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Old 06-01-2015, 04:39 PM
 
Location: Toronto
12,581 posts, read 11,186,543 times
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Quote:
Originally Posted by Mini-apple-less View Post
I think Canada seems a bit more serendipitous than the US. Like things just "randomly" happen there more, I feel like.

The US is very rigid and you have to push really hard even to make little things happen.
Can you provide example(s)
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Old 06-01-2015, 05:12 PM
 
Location: Vernon, British Columbia
3,020 posts, read 2,709,607 times
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Quote:
Originally Posted by fusion2 View Post
Can you provide example(s)
I tripped over the doorway into my house. Fell over my wife in the process. 9 months later a son was born. These types of accidents just don't happen in the States. Down there you have to push really hard for things like this to happen.
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Old 06-01-2015, 05:14 PM
 
3,751 posts, read 3,736,562 times
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Quote:
Originally Posted by fusion2 View Post
Can you provide example(s)
Well for one thing I notice people are more likely to randomly talk to you in Canada, despite popular belief of Canadians being cold and reserved. And class boundaries are less rigid there. In the US people "stick to their own kind" more I think.
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Old 06-01-2015, 05:20 PM
 
Location: Toronto
12,581 posts, read 11,186,543 times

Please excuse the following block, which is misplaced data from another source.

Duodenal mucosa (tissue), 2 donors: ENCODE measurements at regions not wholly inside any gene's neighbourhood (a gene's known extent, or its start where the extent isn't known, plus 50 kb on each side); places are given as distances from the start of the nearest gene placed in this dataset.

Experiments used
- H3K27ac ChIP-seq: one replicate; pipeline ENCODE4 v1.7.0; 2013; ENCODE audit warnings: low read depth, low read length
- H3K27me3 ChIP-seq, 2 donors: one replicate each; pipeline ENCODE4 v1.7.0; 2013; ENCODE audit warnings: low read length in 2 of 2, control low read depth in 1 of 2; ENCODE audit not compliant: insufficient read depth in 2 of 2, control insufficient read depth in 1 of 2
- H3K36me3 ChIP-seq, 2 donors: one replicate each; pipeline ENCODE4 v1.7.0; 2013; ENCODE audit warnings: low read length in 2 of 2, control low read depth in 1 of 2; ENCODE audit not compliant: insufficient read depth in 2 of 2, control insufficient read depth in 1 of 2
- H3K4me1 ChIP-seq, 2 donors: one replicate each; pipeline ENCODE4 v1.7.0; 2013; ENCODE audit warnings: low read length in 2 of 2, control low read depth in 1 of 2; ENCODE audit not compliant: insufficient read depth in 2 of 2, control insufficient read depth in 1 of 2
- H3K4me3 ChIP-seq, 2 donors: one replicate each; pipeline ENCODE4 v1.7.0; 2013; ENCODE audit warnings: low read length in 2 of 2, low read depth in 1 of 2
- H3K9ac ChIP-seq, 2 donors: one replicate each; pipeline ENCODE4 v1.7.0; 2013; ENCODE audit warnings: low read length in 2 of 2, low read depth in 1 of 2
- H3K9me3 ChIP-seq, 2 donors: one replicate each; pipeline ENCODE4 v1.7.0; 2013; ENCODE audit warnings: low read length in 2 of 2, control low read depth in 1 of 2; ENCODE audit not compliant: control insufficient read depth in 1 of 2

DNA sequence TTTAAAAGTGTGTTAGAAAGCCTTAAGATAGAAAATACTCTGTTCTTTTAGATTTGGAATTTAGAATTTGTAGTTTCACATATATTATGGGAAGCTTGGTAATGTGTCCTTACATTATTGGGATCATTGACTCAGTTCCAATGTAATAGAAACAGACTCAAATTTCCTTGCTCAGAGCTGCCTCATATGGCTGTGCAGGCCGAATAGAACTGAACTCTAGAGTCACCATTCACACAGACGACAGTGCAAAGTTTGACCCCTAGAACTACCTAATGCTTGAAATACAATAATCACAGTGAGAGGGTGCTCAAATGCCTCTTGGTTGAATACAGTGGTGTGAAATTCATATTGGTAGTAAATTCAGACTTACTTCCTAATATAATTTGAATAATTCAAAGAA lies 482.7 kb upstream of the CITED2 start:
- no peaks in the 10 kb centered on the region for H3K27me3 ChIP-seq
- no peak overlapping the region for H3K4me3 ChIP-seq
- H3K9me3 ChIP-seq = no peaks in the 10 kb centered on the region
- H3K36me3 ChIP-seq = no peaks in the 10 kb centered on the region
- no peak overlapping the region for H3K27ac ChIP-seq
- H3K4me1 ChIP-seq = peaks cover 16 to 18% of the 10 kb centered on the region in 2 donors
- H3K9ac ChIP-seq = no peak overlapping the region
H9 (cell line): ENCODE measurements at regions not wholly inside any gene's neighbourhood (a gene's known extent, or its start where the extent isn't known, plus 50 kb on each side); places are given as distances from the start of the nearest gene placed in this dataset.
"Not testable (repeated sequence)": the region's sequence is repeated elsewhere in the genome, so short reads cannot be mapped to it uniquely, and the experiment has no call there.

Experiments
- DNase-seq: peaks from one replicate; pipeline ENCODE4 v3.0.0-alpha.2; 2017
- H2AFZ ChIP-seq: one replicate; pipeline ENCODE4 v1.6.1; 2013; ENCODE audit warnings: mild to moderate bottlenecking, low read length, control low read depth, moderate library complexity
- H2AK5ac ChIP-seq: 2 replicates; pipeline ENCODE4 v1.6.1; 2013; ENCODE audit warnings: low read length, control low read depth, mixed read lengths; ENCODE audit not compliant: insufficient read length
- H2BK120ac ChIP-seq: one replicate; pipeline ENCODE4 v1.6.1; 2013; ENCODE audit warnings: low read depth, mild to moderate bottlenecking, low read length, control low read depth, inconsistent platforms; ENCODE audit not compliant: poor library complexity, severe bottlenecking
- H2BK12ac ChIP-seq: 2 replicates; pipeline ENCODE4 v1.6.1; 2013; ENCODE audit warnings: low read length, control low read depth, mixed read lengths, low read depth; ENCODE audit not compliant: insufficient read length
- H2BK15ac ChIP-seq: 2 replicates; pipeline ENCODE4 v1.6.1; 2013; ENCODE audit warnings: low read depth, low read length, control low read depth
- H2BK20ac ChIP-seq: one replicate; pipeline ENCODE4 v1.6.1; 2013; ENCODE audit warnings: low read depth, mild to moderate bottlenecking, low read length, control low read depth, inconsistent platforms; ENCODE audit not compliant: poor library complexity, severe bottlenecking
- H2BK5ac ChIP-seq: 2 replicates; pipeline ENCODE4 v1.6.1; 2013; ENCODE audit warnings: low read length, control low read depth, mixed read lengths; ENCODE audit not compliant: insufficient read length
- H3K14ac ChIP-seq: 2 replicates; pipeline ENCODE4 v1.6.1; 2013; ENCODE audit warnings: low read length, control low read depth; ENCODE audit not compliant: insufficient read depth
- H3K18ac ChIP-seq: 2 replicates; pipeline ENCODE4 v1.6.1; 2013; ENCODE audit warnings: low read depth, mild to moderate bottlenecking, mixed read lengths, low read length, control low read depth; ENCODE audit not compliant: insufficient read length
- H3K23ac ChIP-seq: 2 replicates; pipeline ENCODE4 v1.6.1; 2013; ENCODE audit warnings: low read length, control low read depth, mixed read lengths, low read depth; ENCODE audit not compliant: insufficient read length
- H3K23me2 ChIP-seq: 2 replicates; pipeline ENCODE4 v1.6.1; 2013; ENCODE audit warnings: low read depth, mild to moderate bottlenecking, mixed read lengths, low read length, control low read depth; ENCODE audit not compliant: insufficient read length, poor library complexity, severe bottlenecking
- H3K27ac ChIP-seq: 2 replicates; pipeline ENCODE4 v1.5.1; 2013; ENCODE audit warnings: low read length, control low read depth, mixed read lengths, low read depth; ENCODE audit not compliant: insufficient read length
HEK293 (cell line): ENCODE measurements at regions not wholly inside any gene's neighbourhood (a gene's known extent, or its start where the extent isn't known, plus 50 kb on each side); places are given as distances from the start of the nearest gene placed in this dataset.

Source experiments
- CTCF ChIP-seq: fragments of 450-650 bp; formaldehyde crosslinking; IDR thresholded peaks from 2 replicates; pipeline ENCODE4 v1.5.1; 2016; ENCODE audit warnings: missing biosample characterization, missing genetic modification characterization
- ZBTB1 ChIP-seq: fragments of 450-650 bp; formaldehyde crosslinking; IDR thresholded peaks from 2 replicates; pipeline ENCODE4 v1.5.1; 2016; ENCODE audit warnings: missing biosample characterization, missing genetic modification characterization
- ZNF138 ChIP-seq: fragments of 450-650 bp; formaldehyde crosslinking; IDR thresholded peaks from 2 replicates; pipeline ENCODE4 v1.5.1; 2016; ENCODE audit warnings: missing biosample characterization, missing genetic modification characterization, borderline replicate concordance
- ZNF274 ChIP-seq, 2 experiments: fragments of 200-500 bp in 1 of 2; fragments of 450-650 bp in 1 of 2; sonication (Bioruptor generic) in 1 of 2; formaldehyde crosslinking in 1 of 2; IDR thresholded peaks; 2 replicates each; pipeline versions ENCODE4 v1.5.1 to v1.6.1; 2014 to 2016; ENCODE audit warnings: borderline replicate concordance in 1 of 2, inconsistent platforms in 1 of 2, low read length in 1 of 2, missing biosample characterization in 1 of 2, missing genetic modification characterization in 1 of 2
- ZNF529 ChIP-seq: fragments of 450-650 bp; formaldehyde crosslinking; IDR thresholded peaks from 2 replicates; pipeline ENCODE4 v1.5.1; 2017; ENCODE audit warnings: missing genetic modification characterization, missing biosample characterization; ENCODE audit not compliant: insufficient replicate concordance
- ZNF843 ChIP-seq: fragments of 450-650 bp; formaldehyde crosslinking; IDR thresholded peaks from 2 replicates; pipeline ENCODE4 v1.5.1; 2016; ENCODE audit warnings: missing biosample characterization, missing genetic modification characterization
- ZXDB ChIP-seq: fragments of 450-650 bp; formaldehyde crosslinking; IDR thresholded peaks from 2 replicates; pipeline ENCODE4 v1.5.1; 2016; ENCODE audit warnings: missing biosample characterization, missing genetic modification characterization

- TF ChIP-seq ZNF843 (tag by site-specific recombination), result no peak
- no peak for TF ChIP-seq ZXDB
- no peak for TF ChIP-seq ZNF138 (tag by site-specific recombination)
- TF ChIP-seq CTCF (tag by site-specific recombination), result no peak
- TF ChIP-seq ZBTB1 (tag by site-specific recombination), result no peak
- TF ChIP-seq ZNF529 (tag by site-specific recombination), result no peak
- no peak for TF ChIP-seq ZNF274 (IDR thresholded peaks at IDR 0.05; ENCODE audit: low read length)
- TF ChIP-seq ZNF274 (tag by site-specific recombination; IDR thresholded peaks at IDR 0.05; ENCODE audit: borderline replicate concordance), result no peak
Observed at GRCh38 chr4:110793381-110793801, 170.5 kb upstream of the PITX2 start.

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Quote:
Originally Posted by Glacierx View Post
I tripped over the doorway into my house. Fell over my wife in the process. 9 months later a son was born. These types of accidents just don't happen in the States. Down there you have to push really hard for things like this to happen.


Quote:
Originally Posted by Mini-apple-less View Post
Well for one thing I notice people are more likely to randomly talk to you in Canada, despite popular belief of Canadians being cold and reserved. And class boundaries are less rigid there. In the US people "stick to their own kind" more I think.
hmm interesting... I find people open and friendly in the U.S but maybe its just because I don't have the i'm going to work life sucks look on my face lol....
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Old 06-01-2015, 07:26 PM
 
Location: Gatineau, Québec
21,984 posts, read 27,463,390 times
Reputation: 8627
Quote:
Originally Posted by Mini-apple-less View Post
Well for one thing I notice people are more likely to randomly talk to you in Canada, despite popular belief of Canadians being cold and reserved. And class boundaries are less rigid there. In the US people "stick to their own kind" more I think.
I've always observed the exact opposite.
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Old 06-01-2015, 07:35 PM
 
Location: Vancouver
12,727 posts, read 8,814,434 times
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Quote:
Originally Posted by Glacierx View Post
My wife is from the States, and about 1/3 of the town's population where I grew up is also from the USA. As a result, I have a lot of American friends. One of the major differences Americans notice is that you have to take your shoes off when you enter someone's home. A friend just the other day told me about her first experience visiting her father-in-law for the first time in Canada. She was in the house 30 seconds before he yelled at her to take her shoes off.